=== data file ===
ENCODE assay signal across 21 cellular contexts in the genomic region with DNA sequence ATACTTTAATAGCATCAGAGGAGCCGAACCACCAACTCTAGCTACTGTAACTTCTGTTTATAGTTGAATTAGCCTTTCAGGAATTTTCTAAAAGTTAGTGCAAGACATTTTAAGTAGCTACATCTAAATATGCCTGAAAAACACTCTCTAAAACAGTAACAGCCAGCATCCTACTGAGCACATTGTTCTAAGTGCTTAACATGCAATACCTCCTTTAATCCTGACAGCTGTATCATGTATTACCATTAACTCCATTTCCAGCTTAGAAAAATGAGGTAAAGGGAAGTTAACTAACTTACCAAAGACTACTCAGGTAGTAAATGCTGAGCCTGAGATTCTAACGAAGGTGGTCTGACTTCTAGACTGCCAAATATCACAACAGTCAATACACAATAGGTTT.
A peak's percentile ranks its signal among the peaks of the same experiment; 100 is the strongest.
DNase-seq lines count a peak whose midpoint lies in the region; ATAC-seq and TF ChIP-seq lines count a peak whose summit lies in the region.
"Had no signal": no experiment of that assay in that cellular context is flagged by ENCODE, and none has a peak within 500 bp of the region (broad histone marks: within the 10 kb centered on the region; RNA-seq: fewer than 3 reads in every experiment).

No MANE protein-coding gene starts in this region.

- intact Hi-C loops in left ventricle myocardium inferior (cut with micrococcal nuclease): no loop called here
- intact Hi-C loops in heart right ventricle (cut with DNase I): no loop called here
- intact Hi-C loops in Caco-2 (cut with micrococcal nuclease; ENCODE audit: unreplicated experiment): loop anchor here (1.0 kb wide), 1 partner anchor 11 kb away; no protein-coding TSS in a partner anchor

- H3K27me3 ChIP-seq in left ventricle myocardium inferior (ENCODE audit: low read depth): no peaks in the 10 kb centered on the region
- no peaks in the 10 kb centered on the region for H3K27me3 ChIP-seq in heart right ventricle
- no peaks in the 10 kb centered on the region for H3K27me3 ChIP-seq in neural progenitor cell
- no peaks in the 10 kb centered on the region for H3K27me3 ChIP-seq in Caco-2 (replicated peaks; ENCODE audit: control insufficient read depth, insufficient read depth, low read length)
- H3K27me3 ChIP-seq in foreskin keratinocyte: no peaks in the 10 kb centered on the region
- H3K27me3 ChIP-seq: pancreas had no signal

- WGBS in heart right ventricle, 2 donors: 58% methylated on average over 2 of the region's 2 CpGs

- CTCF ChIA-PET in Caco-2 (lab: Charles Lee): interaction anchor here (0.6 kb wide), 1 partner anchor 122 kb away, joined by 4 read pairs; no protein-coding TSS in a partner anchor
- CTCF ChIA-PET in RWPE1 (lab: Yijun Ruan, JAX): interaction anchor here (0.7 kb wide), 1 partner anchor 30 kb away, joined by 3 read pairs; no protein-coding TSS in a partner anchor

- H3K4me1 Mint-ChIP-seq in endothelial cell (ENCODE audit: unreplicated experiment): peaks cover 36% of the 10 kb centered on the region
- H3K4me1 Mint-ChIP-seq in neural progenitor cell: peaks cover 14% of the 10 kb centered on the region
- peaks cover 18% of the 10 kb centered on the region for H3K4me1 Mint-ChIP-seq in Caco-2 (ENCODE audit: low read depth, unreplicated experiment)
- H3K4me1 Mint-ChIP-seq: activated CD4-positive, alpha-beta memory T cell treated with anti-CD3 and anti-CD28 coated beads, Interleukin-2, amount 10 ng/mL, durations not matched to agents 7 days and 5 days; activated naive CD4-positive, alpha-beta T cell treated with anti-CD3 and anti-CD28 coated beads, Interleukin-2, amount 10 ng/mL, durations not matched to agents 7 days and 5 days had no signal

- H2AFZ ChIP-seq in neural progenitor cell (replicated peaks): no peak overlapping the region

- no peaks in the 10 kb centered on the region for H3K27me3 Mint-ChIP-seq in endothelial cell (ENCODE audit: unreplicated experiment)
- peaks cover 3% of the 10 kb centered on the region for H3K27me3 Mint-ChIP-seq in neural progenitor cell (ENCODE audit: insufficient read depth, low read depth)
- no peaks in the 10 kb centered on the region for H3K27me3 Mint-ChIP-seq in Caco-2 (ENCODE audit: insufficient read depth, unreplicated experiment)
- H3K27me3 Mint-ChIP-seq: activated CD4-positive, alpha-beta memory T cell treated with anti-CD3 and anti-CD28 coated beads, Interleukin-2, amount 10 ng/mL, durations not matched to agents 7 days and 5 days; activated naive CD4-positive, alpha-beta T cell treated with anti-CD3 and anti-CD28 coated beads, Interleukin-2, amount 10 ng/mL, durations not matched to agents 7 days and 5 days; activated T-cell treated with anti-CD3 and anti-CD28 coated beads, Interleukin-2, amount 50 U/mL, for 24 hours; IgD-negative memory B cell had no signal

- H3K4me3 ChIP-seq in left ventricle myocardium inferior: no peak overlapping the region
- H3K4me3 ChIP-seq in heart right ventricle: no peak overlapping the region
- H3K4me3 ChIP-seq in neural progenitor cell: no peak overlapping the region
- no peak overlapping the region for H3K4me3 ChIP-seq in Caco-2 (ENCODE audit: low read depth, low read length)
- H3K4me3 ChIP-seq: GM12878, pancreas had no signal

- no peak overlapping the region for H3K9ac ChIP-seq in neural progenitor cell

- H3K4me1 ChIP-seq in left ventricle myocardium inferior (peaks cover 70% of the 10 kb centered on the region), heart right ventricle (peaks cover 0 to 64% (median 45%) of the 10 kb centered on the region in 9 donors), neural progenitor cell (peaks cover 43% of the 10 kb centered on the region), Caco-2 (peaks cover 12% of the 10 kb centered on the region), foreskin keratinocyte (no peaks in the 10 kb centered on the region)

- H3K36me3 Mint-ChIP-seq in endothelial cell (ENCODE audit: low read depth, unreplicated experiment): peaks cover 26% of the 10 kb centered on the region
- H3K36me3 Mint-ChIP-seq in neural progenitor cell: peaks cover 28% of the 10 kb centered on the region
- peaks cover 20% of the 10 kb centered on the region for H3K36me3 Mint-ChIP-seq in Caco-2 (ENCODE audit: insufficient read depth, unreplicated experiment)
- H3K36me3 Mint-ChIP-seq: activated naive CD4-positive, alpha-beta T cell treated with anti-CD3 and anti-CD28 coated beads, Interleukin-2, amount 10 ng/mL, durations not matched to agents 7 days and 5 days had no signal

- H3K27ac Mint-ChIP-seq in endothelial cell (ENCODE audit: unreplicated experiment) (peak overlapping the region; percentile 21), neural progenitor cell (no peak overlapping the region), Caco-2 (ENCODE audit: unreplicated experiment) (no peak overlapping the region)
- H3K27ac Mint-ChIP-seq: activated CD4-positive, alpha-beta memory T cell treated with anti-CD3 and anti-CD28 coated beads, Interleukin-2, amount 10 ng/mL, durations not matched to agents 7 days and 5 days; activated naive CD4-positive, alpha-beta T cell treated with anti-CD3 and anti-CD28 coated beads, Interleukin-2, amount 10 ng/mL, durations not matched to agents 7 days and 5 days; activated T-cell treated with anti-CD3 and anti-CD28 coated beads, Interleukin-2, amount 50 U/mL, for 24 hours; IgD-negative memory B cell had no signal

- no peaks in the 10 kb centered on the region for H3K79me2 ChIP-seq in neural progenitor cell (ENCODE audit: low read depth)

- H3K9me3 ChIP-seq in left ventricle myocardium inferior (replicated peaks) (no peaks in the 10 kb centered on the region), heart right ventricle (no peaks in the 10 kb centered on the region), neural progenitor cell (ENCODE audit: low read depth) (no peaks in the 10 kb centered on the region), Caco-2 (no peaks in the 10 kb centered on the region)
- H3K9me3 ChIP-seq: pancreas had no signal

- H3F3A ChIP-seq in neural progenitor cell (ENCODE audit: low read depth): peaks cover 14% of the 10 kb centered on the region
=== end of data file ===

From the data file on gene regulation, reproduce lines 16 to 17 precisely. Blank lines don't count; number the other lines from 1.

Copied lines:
- CTCF ChIA-PET in Caco-2 (lab: Charles Lee): interaction anchor here (0.6 kb wide), 1 partner anchor 122 kb away, joined by 4 read pairs; no protein-coding TSS in a partner anchor
- CTCF ChIA-PET in RWPE1 (lab: Yijun Ruan, JAX): interaction anchor here (0.7 kb wide), 1 partner anchor 30 kb away, joined by 3 read pairs; no protein-coding TSS in a partner anchor